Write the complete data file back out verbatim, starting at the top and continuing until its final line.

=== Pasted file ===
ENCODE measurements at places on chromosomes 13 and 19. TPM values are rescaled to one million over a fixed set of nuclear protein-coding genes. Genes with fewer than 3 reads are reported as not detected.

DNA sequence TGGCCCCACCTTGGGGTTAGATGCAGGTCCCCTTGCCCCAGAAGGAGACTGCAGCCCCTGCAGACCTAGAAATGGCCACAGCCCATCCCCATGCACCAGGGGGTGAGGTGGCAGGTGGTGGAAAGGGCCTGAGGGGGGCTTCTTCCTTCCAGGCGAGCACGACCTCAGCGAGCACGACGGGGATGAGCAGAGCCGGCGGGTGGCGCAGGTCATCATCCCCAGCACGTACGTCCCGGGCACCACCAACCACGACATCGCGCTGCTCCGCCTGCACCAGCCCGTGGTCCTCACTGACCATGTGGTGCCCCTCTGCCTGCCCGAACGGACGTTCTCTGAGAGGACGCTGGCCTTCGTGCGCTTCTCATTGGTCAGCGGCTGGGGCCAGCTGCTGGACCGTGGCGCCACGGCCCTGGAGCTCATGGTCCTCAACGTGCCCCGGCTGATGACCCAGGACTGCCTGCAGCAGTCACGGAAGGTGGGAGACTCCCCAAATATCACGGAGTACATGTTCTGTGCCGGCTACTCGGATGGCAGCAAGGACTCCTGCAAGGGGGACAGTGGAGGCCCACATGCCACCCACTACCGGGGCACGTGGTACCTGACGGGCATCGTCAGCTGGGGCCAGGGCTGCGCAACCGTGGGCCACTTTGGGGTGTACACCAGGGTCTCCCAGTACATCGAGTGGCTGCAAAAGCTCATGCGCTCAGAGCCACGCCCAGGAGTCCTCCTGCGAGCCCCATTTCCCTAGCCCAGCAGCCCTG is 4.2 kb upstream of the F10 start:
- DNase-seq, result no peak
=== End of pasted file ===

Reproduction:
ENCODE measurements at places on chromosomes 13 and 19. TPM values are rescaled to one million over a fixed set of nuclear protein-coding genes. Genes with fewer than 3 reads are reported as not detected.

DNA sequence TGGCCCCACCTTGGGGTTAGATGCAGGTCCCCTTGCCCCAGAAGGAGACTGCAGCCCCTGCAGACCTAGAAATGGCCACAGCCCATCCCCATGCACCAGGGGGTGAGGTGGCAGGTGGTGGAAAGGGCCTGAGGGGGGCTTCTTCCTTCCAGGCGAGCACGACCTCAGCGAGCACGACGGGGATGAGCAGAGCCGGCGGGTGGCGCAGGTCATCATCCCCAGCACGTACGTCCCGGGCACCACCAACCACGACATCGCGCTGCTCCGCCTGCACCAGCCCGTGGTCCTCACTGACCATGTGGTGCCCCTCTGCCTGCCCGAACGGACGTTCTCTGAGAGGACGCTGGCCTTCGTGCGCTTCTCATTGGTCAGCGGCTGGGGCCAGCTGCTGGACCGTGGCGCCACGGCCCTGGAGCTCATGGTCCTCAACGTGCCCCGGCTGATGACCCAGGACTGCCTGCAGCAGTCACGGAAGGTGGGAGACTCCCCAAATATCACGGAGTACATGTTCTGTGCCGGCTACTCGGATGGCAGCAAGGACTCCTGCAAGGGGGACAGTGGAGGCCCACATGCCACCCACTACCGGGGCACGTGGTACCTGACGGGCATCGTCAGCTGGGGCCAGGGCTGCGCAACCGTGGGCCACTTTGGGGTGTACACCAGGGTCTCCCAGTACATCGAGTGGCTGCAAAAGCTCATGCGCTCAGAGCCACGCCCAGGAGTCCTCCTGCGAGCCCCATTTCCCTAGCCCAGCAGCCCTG is 4.2 kb upstream of the F10 start:
- DNase-seq, result no peak